Although you might think of “office politics” as a phenomenon beginning in the business world, I believe its origins trace back further. For example, if you take a long view of it, one’s behavior in the workplace might stem from childhood experiences, such as those in the family unit, on the playground or in the classrooms. As a leadership coach, I’ve seen that if these behaviors are negative, they can play a role in creating in office politics and an unhealthy work environment.
According to a 2019 study by Randstad (registration required), a “pleasant work atmosphere” is among the top five most important attributes for U.S. workers. If you’re someone who wishes the politics of climbing up the corporate ladder could be eliminated and replaced by a logical, merit-based process, you’re certainly not alone. There are likely a number of workplaces out there that can fit this ideal description, but sometimes, they might feel hard to find. If you don’t feel you’re in a positive work environment, below are five steps you can take to navigate your workplace without getting stepped on:
Scope out the playing field.
What does the official organization chart look like? Perhaps, more importantly, what does the “unofficial” organization chart look like? There are figureheads, and then there are the people who really get things done. It pays to know who is who.
Consider how your position fits into the team structure.
Who do you regularly interact with, and how can you build on those relationships? If you’re constantly at loggerheads with a colleague you work with frequently, every day can seem like a battle. The first thing you can do to make the situation workable is to try to understand why the interactions are unproductive and consider the other person’s point of view. Do you always insist on things going your way? Are you uncompromising? What is the other person being tasked with producing? Are your business goals the same? Taking the emotion out of the equation can be a big help in this step.
Have the courage to ask a couple of associates whose opinions you trust and respect what improvements you could make in everyday interactions with other employees. How are your listening skills? Does your body language make you appear unapproachable? If you’re having problems with your interactions with team members, they might be on your end, not the other person’s, so it’s critical to look at how you might be contributing to the situation.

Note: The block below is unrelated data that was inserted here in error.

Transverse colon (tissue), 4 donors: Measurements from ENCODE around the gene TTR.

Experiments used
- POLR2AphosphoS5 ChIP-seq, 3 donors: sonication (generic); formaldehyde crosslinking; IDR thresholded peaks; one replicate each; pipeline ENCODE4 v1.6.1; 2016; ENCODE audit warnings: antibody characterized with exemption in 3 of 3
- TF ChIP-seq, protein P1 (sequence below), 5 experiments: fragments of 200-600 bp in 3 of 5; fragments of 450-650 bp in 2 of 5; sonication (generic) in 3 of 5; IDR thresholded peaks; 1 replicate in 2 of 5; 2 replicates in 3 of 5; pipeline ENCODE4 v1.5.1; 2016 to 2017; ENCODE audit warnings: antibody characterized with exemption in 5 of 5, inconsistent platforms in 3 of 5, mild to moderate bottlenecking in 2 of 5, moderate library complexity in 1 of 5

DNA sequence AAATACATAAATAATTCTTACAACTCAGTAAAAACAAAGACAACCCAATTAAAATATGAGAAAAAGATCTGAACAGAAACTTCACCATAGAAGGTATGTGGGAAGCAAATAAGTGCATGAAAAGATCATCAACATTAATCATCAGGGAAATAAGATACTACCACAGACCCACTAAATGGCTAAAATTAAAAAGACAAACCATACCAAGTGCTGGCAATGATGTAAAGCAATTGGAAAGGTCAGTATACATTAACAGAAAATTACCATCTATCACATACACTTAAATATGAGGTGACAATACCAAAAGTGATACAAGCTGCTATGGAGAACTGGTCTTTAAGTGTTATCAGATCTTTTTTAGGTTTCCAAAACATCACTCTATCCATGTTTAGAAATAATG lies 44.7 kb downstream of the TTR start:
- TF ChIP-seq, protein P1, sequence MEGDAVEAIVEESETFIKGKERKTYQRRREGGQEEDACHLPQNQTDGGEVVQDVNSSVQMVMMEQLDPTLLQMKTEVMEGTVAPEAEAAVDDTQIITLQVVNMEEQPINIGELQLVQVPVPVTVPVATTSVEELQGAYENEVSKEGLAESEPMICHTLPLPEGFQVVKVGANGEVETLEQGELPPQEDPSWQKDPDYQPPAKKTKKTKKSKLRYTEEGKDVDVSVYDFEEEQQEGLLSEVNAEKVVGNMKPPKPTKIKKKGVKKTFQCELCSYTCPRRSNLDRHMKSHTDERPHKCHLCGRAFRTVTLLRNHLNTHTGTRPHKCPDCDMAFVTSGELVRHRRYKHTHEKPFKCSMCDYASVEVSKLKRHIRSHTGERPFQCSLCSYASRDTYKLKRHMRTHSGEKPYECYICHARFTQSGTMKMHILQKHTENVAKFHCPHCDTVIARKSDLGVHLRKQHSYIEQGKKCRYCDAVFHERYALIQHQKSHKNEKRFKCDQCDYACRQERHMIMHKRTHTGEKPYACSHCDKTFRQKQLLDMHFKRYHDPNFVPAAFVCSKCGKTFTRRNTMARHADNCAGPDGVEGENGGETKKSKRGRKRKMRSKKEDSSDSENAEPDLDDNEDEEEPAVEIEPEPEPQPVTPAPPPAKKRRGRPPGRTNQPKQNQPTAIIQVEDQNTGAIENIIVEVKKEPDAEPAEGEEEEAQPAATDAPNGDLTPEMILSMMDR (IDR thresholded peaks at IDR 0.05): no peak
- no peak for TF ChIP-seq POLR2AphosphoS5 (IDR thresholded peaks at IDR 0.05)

Find common ground.
When you get an assignment you don’t like or have to work with a peer you don’t get along with, what is your reaction? If you take the easy road and immediately start complaining to your group of friends, it accomplishes nothing. And in my experience, if word of that behavior circles its way back to your boss, it probably won’t be looked upon favorably.
Instead, spend a bit of time figuring out how to make the assignment a success. How can you manage to make the assignment more palatable? Try to find common ground with your peer. Is there anything you have in common that isn’t derisive? For example, is there a hobby or sport you both enjoy? Or, perhaps you both have children the same ages. There is likely a common denominator to be found that can help defuse the combative urge between you.
Don’t make others look bad.
It might be incredibly tempting to take down the colleague you don’t get along with during an important project meeting, especially if you have them dead to rights. But put that fantasy out of your mind and take a breath. Making them look bad might feel good for a minute, but you likely will have made an enemy for a lifetime. No good can possibly come out of revenge in the workplace. Think about how you would want to be treated in that situation.
Your colleague isn’t necessarily a bad person. They might have made a mistake or misunderstood their assignment, and you never know — they could be going through something in their personal life. Ask them privately what the problem was, and offer a solution or assistance. (But do remember that if they constantly drop the ball, that’s a different scenario and might require some more input to from their direct manager if they aren’t in your department.)
Make it a win-win situation.
When it comes down to it, our main function at work is to make the company a success. If that doesn’t happen, nobody wins. In today’s competitive economy, if your company isn’t able to reach its goals, another company probably will (and you might find yourself looking for a new job). When approaching any new assignment, project or interdepartmental endeavor, ask yourself what would be a “win” for you. Then, take a moment to ask the others on the team what would make it a “win” for them. And most importantly, what would make it a “win” for the organization?
If you can find a way to weave all of these needs together in one coherent strategy, you’ve already completed the hardest part. If everyone thinks they’re getting something out of the deal, I believe they’ll be much more likely to fully participate in making the project a success.
In her book “Secrets to Winning at Office Politics: How to Achieve Your Goals and Increase Your Influence at Work,” author Marie G. McIntyre notes, “Unfortunately, if people lack clear goals, have unpleasant working relationships, or simply don’t understand how organizations operate, the joy of accomplishment is often replaced by frustration and disappointment. When people fail to master the political side of work, their jobs may become unrewarding and unhealthy.” Wishing that your office environment weren’t so political won’t get you anywhere. It’s up to you to create a better environment, adapt to the one that currently exists or plan your exit.
This article has previously been featured on Forbes